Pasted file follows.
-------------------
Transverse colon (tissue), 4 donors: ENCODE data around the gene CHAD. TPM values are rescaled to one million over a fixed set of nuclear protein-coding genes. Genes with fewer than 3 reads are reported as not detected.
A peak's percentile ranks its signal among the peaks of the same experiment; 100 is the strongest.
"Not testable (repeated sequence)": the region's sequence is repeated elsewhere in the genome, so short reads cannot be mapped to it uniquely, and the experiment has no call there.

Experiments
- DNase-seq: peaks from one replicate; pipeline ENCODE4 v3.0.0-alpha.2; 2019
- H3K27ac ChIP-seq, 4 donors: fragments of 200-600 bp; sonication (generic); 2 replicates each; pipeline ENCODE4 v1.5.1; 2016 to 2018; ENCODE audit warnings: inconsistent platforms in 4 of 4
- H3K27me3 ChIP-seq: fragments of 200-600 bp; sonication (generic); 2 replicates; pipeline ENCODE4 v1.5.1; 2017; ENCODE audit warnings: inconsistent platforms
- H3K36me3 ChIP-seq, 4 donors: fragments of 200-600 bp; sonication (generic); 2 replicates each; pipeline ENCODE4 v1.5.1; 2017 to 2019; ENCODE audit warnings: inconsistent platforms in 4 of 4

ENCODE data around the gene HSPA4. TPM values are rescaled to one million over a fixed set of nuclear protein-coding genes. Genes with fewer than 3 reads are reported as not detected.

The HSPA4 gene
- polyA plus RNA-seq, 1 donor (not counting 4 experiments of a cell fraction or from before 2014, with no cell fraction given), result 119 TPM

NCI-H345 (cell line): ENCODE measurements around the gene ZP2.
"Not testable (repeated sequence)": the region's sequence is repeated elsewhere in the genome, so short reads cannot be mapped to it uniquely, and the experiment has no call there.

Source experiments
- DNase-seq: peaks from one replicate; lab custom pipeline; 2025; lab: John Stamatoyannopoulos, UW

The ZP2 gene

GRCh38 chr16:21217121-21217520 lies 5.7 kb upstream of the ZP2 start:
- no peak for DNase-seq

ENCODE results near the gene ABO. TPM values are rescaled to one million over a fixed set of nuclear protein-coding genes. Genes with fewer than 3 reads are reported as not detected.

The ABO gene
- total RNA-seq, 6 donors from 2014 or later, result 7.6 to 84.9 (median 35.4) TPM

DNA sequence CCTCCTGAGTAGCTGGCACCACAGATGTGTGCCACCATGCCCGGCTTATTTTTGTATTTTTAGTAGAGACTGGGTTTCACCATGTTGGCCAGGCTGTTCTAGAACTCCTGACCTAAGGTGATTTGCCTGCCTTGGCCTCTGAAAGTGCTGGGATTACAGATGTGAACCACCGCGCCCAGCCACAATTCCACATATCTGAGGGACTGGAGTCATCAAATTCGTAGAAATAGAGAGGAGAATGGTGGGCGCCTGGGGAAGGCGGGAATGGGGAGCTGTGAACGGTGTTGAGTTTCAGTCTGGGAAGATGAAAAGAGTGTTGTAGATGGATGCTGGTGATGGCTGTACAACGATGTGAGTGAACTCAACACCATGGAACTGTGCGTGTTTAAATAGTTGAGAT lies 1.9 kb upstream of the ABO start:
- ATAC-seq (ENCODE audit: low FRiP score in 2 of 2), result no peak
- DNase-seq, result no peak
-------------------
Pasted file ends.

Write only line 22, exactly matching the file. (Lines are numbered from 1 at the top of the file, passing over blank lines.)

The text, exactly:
DNA sequence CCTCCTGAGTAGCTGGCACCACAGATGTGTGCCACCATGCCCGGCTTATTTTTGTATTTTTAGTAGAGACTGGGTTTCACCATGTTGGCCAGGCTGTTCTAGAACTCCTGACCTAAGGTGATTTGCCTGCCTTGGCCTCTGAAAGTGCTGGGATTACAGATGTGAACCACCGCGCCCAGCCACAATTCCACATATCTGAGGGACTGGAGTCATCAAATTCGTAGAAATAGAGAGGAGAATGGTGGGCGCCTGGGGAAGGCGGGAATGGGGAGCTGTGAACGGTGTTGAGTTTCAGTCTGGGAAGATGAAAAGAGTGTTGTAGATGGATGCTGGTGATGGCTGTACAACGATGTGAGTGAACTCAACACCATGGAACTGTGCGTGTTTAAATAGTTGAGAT lies 1.9 kb upstream of the ABO start: